Anecdote vs. Story. What's the Difference?


While storytelling is MindHandle’s gift to the world, we're aware it's also somewhat of a buzzword in marketing, as the entire org chart learns to embrace humankind's most enduring form of communications.

We witness and contribute to thousands of versions of stories generated and shared every year, and we're privy to many anecdotes as well. An anecdote can be an incredibly useful tool, but marketers must be aware of the differences between them and when to employ one or the other.

First Things First: What is an Anecdote and What is a Story?

An anecdote is a simple retelling of something that happened. A story paints a narrative journey with a beginning, middle and end. Stories contain elements like conflict, rising tension and resolution, all woven together by a villain and hero that an audience can understand, relate to and ultimately root for. Storytelling is a craft that incorporates a number of elements to captivate and connect the storyteller and audience beyond a superficial exchange of static data and information. And anecdotes can be told by... well... Anyone. Anywhere. Anytime.

Here's an example of an anecdote:

My parents forced me to go to college, but I wasn't really interested in anything, so I just took a few random classes to keep up appearances and make them happy, while couch surfing with friends trying to have some fun. Eventually my buddy and I started a little business in a garage, and it took off and I made a lot of money and was in charge of the company, but then I was forced out and fired from the company I started. I was devastated, but eventually I started a few more companies, made more money, and was able to take back my original company, which is now more successful than ever.


You may or may not recognize the anecdote as the origin of Apple. While the anecdote does technically outline what happened, it doesn't do much to bring the legend to life, and it doesn't really sound all that interesting or remarkable when taken at face value. In his now iconic 2005 Stanford commencement address, Steve Jobs began the speech by taking graduates on a journey through time to his creative beginnings as an aimless student who happened to randomly find himself taking a calligraphy class, which would become the underpinning for his famous aesthetic and dedication to design purity.

He could have recited Apple's yearly revenue. He could have recapped a list of product features and benefits. But instead, he brought the audience along for a ride through the company's origin story, and the speech resounded around the world and received millions of views online, taking it well beyond the Stanford campus.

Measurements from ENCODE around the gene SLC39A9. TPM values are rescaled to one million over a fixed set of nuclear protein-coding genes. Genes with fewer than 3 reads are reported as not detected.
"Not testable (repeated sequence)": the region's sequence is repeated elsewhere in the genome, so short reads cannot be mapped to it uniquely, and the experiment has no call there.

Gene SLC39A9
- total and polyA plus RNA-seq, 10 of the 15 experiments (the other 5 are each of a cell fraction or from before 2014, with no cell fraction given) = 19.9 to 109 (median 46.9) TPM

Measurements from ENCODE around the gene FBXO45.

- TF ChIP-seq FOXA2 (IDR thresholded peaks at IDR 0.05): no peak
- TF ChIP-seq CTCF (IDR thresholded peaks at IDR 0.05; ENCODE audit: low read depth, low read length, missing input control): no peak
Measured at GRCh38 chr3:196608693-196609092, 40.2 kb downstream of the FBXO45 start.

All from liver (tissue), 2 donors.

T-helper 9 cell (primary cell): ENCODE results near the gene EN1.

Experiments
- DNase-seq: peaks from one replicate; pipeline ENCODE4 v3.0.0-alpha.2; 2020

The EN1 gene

Anecdotes Advance Storylines

Anecdotes in marketing plans can come in many shapes and sizes, but generally they take the form of tactical reasons to believe in the brand’s story. For example, Fish City Grill’s brand story is a tale of fam-millennials escaping the monotonous grind to pursue a coastal state of mind. In this vacation-like mindset, they can truly relax and be themselves, as though they were on a visit to the coast. Anecdotes like the Oysterfest promotion (which encourages guests “The world is your oyster. Find your pearl.”) and Happy Hour (Because “You only live once. Might as well be happy.”) align underneath that idea, reinforcing the larger brand story.


To launch Main Event’s new Birthday Party program, MindHandle developed a brand storyline that spoke to parents of birthday kids. These moms and dads, tired of being mired in the details of party hosting, and of being shamed into preparing epically tedious Pinterest-board-looking spreads, could leave everything to Main Event so the parents could “Be Birthday Present.” This is an example of a story.


The anecdotes that support this storyline? There are several, but what they have in common is that critical, sometimes-implied-sometimes-very-much-spoken “so you can”:

  • We’ve created new packages, like a VR Gamer Experience and Pancakes and Play,so you can Be Birthday Present.
  • We’ve created an all-new website, which allows you to book your activities, choose your food, send invitations and more, right from your phoneso you can Be Birthday Present.
  • We’ve introduced a new mini version of our crowd-pleasing Super Fun Sundae, with individual portions for all your guests. Now you don’t have to worry about a cake,so you can Be Birthday Present.

The Benefits of Storytelling in Marketing Communications:

Stories engage your target audience and take them on journeys in which they become invested in the outcome (actually playing the role of hero themselves). The best stories foster an emotional connection, building awareness and loyalty for brands in a way that merely sharing anecdotes does not.

The strongest brands become stronger by weaving anecdotes like fibers into engaging storylines in which the audience plays the role of the hero. There's a clear villain or force of opposition, and there's a winner.


Does your brand tell a story of a victorious consumer or employee? Or is it mired in anecdotes – disparate tactics begging for a higher purpose?


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